Our Story


The Guardian Angels Trust is a small charitable trust set up in 2004 specifically to support the needs of terminally ill children and their families. The Trust was set up in response to the growing awareness that poverty does exist within New Zealand and that families who have a dying child are often thrust into a level of poverty as they struggle to do the hardest job that any parent will ever have to do.

The Guardian Angels Trust was set up to help minimise some of the financial stressors so that families can focus on supporting their terminally ill child to live as fully as possible for as long as possible. To that extent a commitment was made by the Trustees to raise money that would be given directly to families through practical means such as the provision of supermarket vouchers, help with household bills and incidentals that would directly benefit the wellbeing of the child and family and then help towards funeral costs as families begin acute bereavement.

The Guardian Angels Trust is fully registered and audited and has no administration costs.

Culturally, in New Zealand, children primarily die in their own homes. Families are supported by their extended families and their communities along with health services which are brought into the home. Sadly, in times of increasing economic hardship, families and communities struggle to provide a level of care which allows terminally ill children and their families to focus on ensuring the best quality of life for the remaining period of life for a dying child and the family. Although there is some provision within state care to meet the needs of caring for the sick child, it is means tested, difficult to ask for at a very vulnerable time, not easily given and allows only a basic sustenance level of living. The dying child and their families are a hidden and very vulnerable part of New Zealand society. The Guardian Angels Trust arose out of becoming aware of the specific needs of this group as the result of providing food for a family whose child died of a brain tumor.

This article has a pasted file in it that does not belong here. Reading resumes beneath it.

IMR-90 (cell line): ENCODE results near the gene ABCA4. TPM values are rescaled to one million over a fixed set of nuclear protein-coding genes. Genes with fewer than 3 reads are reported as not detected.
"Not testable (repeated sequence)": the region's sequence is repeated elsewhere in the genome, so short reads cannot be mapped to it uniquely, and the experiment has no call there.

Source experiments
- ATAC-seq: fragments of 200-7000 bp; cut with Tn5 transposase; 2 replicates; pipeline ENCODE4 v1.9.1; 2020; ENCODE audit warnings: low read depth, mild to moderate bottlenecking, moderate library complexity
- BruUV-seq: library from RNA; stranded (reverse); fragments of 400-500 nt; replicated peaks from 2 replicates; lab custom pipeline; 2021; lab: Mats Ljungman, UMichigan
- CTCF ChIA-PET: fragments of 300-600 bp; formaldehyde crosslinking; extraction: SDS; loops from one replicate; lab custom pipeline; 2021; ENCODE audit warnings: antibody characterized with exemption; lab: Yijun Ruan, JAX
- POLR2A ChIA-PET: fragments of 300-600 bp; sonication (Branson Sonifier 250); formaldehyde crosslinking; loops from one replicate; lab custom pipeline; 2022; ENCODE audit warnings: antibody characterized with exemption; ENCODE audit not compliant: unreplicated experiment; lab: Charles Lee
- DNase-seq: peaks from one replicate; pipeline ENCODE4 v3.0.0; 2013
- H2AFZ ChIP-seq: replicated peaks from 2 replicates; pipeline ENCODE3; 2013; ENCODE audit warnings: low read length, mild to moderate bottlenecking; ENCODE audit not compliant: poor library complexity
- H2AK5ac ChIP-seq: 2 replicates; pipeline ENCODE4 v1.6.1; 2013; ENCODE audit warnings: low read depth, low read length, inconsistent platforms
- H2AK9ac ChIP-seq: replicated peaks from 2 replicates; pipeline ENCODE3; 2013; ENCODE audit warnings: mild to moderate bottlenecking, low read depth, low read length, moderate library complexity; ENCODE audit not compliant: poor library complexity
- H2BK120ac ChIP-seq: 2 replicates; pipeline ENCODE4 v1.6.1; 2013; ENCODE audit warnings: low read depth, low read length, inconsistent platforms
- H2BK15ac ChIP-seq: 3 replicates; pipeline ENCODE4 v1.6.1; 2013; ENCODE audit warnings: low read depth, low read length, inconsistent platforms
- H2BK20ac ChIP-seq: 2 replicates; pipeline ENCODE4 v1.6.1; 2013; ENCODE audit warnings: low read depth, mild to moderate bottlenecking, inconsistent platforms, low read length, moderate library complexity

Unlike other trusts, Guardian Angels is not tied to a specific childhood group of illnesses but cares for all families where there is no longer a possibility of a cure for their children.

The defining criteria for referral to the Guardian Angels Trust is that there has been a referral from the child’s Consultant to the Paediatric Palliative Care (PPC) Team at Starship Children’s Hospital. The PPC team at Starship provide clinical care for the child as well as psychosocial care for the child and family. Where possible they also coordinate care within the home and community. The Starship team is a multi-disciplinary team with one PPC and Pain Consultant, two Nurse Specialists, a Child Psychiatrist, a Grief and Bereavement Specialist and a Social Worker. All members of the team are aware of the acute need for resourcing the families they work with and all comment on how much poverty they see in the homes they visit. While some poverty may have pre-existed the child’s condition, for many families in New Zealand today the diagnosis of a life threatening illness and then transition to palliative care also begins an ongoing slide into a level of poverty which is difficult to acknowledge and even more difficult to ask for help to alleviate.

Guardian Angels (GA) primary commitment is to practical support for families rather than the big wishes that larger charities provide. However, GA will consider a request for small things that will enhance the quality of life for a child and family – such as a weekend trip away, vouchers for a mother to buy clothing for her family or a photographer to take special family photos. Small things can make a vast difference for these families and their children. One 3 year old wanted sparkly sandals. The GA trustees ensured that she had her sandals and her parents are left with the memory that they were able to meet their child’s wish.

Over the years the trust has been operating the work has grown alongside the commitment to these families. Some children are expected to die within a matter of days to weeks but the vast majority of referrals have remaining time which can be measured in months and occasionally a few years. During that journey the Guardian Angels Trust provides a broad range of support which allows the Starship team to ensure that whatever is needed (and which cannot be accessed elsewhere) can be provided to alleviate stress for an already highly stressed situation.

Guardian Angels response is immediate, the social worker carries supermarket vouchers with her at all times and if other needs are identified these are dealt with quickly.

While the outcome cannot be changed the journey can.